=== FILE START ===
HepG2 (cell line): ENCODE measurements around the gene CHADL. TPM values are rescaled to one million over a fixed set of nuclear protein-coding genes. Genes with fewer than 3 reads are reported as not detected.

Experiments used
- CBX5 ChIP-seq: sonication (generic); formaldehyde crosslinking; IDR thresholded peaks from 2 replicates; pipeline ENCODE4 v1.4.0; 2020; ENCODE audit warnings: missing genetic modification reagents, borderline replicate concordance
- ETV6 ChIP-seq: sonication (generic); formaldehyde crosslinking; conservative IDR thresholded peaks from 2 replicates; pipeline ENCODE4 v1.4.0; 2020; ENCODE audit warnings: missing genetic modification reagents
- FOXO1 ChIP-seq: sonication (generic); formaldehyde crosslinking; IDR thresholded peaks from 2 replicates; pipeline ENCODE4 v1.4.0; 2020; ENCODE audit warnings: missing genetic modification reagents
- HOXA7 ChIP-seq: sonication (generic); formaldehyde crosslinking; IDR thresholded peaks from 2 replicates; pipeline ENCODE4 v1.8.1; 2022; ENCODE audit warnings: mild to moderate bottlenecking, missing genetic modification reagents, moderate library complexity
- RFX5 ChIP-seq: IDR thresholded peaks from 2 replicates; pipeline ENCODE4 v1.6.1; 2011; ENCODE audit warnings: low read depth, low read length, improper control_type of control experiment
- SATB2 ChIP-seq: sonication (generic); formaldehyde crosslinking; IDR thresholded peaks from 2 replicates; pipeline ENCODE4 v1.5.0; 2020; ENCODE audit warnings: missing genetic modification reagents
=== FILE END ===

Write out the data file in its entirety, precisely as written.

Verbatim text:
HepG2 (cell line): ENCODE measurements around the gene CHADL. TPM values are rescaled to one million over a fixed set of nuclear protein-coding genes. Genes with fewer than 3 reads are reported as not detected.

Experiments used
- CBX5 ChIP-seq: sonication (generic); formaldehyde crosslinking; IDR thresholded peaks from 2 replicates; pipeline ENCODE4 v1.4.0; 2020; ENCODE audit warnings: missing genetic modification reagents, borderline replicate concordance
- ETV6 ChIP-seq: sonication (generic); formaldehyde crosslinking; conservative IDR thresholded peaks from 2 replicates; pipeline ENCODE4 v1.4.0; 2020; ENCODE audit warnings: missing genetic modification reagents
- FOXO1 ChIP-seq: sonication (generic); formaldehyde crosslinking; IDR thresholded peaks from 2 replicates; pipeline ENCODE4 v1.4.0; 2020; ENCODE audit warnings: missing genetic modification reagents
- HOXA7 ChIP-seq: sonication (generic); formaldehyde crosslinking; IDR thresholded peaks from 2 replicates; pipeline ENCODE4 v1.8.1; 2022; ENCODE audit warnings: mild to moderate bottlenecking, missing genetic modification reagents, moderate library complexity
- RFX5 ChIP-seq: IDR thresholded peaks from 2 replicates; pipeline ENCODE4 v1.6.1; 2011; ENCODE audit warnings: low read depth, low read length, improper control_type of control experiment
- SATB2 ChIP-seq: sonication (generic); formaldehyde crosslinking; IDR thresholded peaks from 2 replicates; pipeline ENCODE4 v1.5.0; 2020; ENCODE audit warnings: missing genetic modification reagents